A strong set in front of a diverse Fringe crowd
This article is from 2016.
Vir Das is likely the biggest star at the Fringe this year. Yet there's a good chance you've never heard of him unless, like most of the audience, you're of South Asian heritage. It's easy to see why millions love him. He's a handsome, witty and confident performer, greeting everyone with a cheery – and very long – song to chivvy us into our seats.
Establishing from the off that his Mumbai accent is 'not the punchline, it's the perspective', he weaves through a series of routines mainly clustering around racial identity and difference. And sex. He loves to do filthy jokes about sex, and his one about the Kama Sutra is a killer. This is a solid, slick and funny show, even if a few cultural and political gags might go over white British heads. His cereal references could do with some localising, mind.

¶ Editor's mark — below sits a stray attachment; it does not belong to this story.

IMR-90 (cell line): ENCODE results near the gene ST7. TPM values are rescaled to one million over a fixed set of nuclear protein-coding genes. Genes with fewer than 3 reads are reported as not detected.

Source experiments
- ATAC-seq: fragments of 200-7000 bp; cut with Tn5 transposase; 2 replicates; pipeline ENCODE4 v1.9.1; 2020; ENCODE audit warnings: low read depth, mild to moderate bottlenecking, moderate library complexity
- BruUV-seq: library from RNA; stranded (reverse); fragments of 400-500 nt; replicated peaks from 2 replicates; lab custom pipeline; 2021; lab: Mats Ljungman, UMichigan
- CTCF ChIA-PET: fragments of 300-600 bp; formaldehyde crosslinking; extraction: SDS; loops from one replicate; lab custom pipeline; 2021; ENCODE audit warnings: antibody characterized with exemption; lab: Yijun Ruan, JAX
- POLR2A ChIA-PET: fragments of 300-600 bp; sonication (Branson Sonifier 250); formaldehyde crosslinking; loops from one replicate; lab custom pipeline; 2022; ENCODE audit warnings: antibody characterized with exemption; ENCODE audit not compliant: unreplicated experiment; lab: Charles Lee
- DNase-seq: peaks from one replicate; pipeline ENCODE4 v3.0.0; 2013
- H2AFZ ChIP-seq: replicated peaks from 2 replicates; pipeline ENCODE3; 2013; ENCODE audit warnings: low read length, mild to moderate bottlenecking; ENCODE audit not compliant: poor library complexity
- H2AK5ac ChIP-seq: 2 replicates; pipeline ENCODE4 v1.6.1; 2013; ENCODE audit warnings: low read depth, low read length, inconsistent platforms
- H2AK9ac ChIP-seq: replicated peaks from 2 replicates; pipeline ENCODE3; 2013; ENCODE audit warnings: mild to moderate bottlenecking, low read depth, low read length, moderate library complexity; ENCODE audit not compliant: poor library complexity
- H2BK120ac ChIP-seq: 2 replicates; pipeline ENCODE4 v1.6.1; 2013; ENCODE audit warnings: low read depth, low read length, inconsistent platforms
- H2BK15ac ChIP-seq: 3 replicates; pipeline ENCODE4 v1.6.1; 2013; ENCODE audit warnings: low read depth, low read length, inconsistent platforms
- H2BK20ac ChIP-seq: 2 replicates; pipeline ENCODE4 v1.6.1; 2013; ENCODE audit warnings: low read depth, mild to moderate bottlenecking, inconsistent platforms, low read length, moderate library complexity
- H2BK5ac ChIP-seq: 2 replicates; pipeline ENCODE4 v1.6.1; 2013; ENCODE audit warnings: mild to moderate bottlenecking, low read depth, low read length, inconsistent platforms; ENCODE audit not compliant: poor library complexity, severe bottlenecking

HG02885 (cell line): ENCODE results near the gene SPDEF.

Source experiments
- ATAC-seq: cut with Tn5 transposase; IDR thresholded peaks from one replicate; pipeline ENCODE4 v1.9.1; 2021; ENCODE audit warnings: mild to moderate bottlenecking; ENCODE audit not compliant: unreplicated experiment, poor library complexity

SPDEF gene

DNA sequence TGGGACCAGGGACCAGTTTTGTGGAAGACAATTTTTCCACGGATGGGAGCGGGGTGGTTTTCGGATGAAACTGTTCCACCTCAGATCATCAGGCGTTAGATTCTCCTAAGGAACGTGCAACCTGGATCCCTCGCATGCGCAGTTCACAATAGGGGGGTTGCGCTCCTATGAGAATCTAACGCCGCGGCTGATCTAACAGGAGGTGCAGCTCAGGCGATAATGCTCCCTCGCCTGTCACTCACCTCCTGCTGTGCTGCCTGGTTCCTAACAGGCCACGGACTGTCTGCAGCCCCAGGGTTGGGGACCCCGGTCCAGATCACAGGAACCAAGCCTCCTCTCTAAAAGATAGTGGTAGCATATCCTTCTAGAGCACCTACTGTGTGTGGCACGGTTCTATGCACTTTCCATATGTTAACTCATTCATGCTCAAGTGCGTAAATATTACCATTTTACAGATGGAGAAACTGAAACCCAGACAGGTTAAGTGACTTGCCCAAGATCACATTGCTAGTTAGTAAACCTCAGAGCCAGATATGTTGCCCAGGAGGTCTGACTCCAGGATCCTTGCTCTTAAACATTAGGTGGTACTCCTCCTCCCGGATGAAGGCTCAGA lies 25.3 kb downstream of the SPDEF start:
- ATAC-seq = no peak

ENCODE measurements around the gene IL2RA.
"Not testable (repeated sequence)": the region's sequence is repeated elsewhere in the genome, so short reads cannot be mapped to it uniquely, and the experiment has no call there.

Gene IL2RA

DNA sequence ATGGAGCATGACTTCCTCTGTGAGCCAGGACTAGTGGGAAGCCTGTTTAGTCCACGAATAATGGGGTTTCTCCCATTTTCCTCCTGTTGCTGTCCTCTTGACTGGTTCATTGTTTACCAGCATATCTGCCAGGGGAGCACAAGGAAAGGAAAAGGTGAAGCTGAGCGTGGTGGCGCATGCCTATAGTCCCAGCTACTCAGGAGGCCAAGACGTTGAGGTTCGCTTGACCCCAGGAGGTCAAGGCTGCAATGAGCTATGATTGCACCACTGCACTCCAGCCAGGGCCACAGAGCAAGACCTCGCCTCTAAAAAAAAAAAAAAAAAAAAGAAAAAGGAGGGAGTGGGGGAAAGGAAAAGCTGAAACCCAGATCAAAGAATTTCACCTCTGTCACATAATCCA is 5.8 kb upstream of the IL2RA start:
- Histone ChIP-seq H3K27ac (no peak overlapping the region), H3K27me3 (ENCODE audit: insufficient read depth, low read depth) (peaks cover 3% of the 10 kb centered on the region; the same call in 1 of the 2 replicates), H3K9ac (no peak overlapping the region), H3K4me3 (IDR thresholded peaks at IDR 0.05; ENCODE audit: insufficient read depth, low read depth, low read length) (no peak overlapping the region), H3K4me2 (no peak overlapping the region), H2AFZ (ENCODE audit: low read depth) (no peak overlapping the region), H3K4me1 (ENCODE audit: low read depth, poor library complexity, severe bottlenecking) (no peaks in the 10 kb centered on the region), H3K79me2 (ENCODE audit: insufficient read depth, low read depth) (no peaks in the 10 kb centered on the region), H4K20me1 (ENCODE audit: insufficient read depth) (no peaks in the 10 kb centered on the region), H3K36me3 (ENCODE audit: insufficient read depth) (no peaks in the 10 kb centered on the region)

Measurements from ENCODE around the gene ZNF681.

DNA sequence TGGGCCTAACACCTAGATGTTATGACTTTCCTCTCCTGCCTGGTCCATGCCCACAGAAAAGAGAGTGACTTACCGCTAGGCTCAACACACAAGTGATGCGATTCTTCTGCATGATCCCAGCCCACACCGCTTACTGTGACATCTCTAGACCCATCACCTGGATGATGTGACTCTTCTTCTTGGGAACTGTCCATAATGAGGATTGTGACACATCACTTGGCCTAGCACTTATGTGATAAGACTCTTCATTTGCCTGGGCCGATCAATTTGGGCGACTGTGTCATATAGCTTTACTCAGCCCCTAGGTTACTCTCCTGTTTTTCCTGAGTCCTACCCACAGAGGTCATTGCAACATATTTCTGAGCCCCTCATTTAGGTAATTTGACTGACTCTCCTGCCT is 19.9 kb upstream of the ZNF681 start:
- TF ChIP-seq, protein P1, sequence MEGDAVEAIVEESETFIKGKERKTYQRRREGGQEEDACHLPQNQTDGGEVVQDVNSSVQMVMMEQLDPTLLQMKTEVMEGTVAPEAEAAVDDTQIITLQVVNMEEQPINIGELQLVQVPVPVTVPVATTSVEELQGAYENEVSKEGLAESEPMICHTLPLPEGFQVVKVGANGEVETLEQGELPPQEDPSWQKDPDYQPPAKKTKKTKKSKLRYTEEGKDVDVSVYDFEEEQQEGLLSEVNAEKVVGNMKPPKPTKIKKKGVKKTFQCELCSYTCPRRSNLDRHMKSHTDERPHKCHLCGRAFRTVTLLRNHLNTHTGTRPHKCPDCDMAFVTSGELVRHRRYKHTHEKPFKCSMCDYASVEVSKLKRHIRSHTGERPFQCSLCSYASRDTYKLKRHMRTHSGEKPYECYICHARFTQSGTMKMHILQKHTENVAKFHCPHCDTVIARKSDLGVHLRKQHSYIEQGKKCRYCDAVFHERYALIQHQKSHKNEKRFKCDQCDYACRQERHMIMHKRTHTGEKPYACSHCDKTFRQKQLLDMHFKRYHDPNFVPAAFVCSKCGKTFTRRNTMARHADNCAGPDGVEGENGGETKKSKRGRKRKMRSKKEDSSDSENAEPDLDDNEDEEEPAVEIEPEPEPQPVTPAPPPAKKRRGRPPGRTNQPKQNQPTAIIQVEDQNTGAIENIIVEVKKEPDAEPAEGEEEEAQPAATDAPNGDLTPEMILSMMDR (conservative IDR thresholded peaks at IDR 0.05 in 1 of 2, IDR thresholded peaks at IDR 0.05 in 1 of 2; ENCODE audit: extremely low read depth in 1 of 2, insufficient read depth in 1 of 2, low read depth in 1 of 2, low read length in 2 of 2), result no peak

Despite the sex and a few edgy gags about terrorism, this is quite a conservative hour: religion is a good thing, it's fundamentalism that's wrong; political correctness is silly; why can't we all just get along? Nevertheless, what's most impressive is that there can't be many other people able to so successfully work a room packed with such a diverse ethnic mix.
Gilded Balloon at the Museum, until 28 Aug, 9pm, £12 (£11).